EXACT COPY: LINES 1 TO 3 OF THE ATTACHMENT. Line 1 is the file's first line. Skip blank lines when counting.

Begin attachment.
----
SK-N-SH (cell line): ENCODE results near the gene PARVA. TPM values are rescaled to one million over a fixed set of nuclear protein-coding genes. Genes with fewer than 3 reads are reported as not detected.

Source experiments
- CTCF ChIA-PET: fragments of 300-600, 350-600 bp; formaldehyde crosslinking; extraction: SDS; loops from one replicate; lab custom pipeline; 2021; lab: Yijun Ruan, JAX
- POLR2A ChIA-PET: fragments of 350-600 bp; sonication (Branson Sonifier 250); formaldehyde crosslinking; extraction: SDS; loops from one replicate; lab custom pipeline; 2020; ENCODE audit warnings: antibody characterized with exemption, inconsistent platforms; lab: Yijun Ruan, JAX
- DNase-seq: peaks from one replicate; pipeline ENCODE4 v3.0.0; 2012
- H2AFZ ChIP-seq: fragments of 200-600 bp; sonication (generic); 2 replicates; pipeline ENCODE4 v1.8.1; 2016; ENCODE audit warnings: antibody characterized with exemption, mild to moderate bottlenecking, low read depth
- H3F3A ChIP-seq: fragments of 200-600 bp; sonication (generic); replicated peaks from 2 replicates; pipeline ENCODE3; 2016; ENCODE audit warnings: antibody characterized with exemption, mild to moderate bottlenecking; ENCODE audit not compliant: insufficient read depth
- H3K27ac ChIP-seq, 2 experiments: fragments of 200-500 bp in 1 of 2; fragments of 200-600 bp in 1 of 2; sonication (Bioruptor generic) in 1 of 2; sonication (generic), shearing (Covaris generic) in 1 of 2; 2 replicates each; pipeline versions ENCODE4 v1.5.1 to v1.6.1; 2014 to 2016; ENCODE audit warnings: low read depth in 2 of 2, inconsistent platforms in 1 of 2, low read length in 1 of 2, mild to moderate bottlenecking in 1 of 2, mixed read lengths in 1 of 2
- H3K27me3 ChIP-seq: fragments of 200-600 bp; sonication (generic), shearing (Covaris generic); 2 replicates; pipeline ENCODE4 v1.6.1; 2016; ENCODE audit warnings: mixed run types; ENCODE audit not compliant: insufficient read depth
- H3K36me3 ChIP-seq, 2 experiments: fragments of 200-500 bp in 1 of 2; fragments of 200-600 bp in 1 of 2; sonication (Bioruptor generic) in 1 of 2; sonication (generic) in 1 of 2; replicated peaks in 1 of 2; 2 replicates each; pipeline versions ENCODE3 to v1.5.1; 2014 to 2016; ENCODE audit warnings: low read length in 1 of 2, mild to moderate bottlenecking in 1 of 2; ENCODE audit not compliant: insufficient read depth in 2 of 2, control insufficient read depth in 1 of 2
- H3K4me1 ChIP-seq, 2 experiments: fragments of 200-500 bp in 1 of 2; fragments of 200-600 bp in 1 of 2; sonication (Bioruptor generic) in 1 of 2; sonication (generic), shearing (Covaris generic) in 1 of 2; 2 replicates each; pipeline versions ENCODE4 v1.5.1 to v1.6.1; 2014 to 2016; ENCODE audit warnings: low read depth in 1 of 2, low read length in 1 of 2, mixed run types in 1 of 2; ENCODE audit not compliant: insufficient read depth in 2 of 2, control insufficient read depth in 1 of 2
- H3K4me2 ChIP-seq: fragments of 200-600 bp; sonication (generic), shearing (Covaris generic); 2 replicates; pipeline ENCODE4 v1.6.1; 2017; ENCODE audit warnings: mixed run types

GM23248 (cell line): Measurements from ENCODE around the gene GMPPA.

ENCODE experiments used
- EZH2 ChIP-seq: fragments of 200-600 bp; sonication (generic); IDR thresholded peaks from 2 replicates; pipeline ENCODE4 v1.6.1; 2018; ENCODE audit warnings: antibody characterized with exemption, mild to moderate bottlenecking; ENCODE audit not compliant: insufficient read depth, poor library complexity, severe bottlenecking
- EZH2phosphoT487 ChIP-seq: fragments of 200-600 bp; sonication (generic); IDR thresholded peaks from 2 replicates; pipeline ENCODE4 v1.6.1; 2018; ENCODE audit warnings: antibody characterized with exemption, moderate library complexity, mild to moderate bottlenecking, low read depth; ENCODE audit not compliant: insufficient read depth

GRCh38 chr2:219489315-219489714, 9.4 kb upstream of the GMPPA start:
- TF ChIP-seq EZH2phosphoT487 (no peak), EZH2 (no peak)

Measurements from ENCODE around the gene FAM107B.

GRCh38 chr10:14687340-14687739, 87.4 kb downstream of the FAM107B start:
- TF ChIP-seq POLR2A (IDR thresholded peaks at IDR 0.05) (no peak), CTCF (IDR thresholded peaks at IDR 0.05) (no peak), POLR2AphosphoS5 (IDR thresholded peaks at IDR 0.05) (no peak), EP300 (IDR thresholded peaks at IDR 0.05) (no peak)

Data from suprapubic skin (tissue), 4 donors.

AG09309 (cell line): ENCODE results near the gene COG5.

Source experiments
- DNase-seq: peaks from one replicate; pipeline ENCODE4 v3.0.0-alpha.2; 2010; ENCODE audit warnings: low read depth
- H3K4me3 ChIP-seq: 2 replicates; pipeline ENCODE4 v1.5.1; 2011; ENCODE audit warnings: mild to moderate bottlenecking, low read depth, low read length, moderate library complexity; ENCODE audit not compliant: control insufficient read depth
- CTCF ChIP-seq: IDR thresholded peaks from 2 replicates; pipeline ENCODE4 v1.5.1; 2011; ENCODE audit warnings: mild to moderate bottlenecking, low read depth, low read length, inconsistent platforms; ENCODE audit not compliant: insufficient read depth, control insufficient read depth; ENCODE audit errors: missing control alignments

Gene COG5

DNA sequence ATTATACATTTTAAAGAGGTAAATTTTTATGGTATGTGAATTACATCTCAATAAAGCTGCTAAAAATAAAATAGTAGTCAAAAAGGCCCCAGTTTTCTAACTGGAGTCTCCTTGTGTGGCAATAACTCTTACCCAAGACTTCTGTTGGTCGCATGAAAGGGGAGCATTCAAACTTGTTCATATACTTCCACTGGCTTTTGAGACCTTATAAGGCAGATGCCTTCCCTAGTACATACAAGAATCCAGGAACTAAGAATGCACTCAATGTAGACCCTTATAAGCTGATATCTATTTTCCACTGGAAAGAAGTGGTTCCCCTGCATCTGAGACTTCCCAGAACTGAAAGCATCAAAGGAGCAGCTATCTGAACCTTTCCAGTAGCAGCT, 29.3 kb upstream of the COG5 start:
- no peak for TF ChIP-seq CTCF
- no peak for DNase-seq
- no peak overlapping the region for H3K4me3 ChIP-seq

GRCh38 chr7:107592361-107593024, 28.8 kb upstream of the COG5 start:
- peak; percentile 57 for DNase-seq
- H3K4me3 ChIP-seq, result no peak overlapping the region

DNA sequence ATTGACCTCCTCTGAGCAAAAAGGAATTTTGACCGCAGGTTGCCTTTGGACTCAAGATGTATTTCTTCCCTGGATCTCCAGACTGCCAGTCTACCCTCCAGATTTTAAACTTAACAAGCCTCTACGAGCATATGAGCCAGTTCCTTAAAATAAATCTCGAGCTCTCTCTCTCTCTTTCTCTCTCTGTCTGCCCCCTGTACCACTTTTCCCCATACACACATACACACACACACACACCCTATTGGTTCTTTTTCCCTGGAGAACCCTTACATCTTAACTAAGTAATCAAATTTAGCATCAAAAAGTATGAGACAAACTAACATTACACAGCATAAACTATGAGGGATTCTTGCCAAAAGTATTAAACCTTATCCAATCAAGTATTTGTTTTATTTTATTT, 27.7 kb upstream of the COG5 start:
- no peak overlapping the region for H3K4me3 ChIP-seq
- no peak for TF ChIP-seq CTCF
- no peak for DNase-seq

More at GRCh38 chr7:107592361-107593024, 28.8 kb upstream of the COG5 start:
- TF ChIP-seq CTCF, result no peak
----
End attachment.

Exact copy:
SK-N-SH (cell line): ENCODE results near the gene PARVA. TPM values are rescaled to one million over a fixed set of nuclear protein-coding genes. Genes with fewer than 3 reads are reported as not detected.

Source experiments
- CTCF ChIA-PET: fragments of 300-600, 350-600 bp; formaldehyde crosslinking; extraction: SDS; loops from one replicate; lab custom pipeline; 2021; lab: Yijun Ruan, JAX